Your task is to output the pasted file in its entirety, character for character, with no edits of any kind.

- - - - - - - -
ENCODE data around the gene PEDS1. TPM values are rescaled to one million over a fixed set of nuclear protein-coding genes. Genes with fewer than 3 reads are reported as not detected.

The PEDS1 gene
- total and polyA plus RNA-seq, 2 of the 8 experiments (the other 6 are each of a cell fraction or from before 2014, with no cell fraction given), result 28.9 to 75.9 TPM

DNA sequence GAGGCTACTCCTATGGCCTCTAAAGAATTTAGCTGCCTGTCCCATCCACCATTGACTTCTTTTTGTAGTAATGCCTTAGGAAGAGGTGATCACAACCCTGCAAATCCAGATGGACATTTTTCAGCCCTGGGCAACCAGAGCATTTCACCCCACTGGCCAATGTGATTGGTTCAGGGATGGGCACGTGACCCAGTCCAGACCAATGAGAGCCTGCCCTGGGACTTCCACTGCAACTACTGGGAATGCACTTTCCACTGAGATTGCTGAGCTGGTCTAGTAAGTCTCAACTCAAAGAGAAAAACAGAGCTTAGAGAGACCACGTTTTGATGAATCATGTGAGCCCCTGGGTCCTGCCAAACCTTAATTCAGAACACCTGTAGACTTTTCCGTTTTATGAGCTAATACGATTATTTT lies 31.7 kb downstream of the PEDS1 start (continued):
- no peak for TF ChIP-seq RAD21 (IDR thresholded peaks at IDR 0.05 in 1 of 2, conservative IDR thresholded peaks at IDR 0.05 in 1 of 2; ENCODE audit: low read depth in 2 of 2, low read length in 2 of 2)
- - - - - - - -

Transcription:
ENCODE data around the gene PEDS1. TPM values are rescaled to one million over a fixed set of nuclear protein-coding genes. Genes with fewer than 3 reads are reported as not detected.

The PEDS1 gene
- total and polyA plus RNA-seq, 2 of the 8 experiments (the other 6 are each of a cell fraction or from before 2014, with no cell fraction given), result 28.9 to 75.9 TPM

DNA sequence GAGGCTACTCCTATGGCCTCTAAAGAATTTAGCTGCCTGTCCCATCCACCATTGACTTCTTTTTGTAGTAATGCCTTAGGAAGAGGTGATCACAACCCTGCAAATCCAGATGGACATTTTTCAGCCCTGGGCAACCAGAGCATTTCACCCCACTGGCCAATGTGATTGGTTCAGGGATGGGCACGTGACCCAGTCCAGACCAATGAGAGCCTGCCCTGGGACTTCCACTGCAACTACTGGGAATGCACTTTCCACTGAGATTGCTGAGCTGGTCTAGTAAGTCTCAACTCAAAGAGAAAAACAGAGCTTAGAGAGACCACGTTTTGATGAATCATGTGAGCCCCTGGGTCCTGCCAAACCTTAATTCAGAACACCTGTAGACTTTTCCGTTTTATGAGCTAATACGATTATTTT lies 31.7 kb downstream of the PEDS1 start (continued):
- no peak for TF ChIP-seq RAD21 (IDR thresholded peaks at IDR 0.05 in 1 of 2, conservative IDR thresholded peaks at IDR 0.05 in 1 of 2; ENCODE audit: low read depth in 2 of 2, low read length in 2 of 2)